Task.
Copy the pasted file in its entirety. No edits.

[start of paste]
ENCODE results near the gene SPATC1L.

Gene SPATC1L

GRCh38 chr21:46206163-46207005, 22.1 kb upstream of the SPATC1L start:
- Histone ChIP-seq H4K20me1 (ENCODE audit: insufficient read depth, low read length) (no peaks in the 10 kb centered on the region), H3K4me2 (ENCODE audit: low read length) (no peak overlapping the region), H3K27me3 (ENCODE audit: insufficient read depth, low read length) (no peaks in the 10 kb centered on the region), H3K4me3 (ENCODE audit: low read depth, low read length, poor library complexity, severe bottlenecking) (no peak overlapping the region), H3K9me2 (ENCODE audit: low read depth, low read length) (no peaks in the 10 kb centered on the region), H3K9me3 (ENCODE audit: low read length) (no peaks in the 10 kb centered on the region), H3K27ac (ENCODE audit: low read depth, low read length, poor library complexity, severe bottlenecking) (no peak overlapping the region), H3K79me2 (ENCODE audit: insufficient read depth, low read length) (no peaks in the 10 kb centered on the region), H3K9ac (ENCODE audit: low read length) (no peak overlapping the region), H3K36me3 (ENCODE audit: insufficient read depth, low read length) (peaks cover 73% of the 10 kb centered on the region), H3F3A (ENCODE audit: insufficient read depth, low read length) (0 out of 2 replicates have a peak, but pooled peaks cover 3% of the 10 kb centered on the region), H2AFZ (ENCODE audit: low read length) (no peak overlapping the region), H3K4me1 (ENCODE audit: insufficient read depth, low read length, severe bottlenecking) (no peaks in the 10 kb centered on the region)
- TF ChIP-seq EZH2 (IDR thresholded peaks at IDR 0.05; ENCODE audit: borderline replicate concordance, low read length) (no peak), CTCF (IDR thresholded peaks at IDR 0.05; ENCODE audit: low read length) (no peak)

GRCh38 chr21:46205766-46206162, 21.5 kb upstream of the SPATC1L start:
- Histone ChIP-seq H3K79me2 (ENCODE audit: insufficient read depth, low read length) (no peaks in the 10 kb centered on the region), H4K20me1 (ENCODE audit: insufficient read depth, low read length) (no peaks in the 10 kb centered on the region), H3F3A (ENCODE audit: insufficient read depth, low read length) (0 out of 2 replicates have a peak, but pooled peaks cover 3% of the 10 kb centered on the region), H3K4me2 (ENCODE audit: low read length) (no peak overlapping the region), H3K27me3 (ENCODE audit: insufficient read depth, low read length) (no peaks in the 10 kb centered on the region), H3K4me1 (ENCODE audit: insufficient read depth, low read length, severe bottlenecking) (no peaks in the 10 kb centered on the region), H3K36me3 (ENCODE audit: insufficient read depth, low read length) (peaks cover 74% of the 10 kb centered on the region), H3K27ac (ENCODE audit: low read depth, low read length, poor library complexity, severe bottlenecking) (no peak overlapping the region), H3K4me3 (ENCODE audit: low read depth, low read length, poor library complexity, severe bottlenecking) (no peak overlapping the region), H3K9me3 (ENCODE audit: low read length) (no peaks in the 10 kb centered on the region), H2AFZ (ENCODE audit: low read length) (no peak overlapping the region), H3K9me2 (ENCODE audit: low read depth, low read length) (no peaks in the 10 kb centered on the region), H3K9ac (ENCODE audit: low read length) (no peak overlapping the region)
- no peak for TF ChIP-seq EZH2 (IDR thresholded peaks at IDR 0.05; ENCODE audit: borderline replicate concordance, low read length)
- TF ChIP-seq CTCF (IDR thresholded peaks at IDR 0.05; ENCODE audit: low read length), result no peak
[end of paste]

ENCODE results near the gene SPATC1L.

Gene SPATC1L

GRCh38 chr21:46206163-46207005, 22.1 kb upstream of the SPATC1L start:
- Histone ChIP-seq H4K20me1 (ENCODE audit: insufficient read depth, low read length) (no peaks in the 10 kb centered on the region), H3K4me2 (ENCODE audit: low read length) (no peak overlapping the region), H3K27me3 (ENCODE audit: insufficient read depth, low read length) (no peaks in the 10 kb centered on the region), H3K4me3 (ENCODE audit: low read depth, low read length, poor library complexity, severe bottlenecking) (no peak overlapping the region), H3K9me2 (ENCODE audit: low read depth, low read length) (no peaks in the 10 kb centered on the region), H3K9me3 (ENCODE audit: low read length) (no peaks in the 10 kb centered on the region), H3K27ac (ENCODE audit: low read depth, low read length, poor library complexity, severe bottlenecking) (no peak overlapping the region), H3K79me2 (ENCODE audit: insufficient read depth, low read length) (no peaks in the 10 kb centered on the region), H3K9ac (ENCODE audit: low read length) (no peak overlapping the region), H3K36me3 (ENCODE audit: insufficient read depth, low read length) (peaks cover 73% of the 10 kb centered on the region), H3F3A (ENCODE audit: insufficient read depth, low read length) (0 out of 2 replicates have a peak, but pooled peaks cover 3% of the 10 kb centered on the region), H2AFZ (ENCODE audit: low read length) (no peak overlapping the region), H3K4me1 (ENCODE audit: insufficient read depth, low read length, severe bottlenecking) (no peaks in the 10 kb centered on the region)
- TF ChIP-seq EZH2 (IDR thresholded peaks at IDR 0.05; ENCODE audit: borderline replicate concordance, low read length) (no peak), CTCF (IDR thresholded peaks at IDR 0.05; ENCODE audit: low read length) (no peak)

GRCh38 chr21:46205766-46206162, 21.5 kb upstream of the SPATC1L start:
- Histone ChIP-seq H3K79me2 (ENCODE audit: insufficient read depth, low read length) (no peaks in the 10 kb centered on the region), H4K20me1 (ENCODE audit: insufficient read depth, low read length) (no peaks in the 10 kb centered on the region), H3F3A (ENCODE audit: insufficient read depth, low read length) (0 out of 2 replicates have a peak, but pooled peaks cover 3% of the 10 kb centered on the region), H3K4me2 (ENCODE audit: low read length) (no peak overlapping the region), H3K27me3 (ENCODE audit: insufficient read depth, low read length) (no peaks in the 10 kb centered on the region), H3K4me1 (ENCODE audit: insufficient read depth, low read length, severe bottlenecking) (no peaks in the 10 kb centered on the region), H3K36me3 (ENCODE audit: insufficient read depth, low read length) (peaks cover 74% of the 10 kb centered on the region), H3K27ac (ENCODE audit: low read depth, low read length, poor library complexity, severe bottlenecking) (no peak overlapping the region), H3K4me3 (ENCODE audit: low read depth, low read length, poor library complexity, severe bottlenecking) (no peak overlapping the region), H3K9me3 (ENCODE audit: low read length) (no peaks in the 10 kb centered on the region), H2AFZ (ENCODE audit: low read length) (no peak overlapping the region), H3K9me2 (ENCODE audit: low read depth, low read length) (no peaks in the 10 kb centered on the region), H3K9ac (ENCODE audit: low read length) (no peak overlapping the region)
- no peak for TF ChIP-seq EZH2 (IDR thresholded peaks at IDR 0.05; ENCODE audit: borderline replicate concordance, low read length)
- TF ChIP-seq CTCF (IDR thresholded peaks at IDR 0.05; ENCODE audit: low read length), result no peak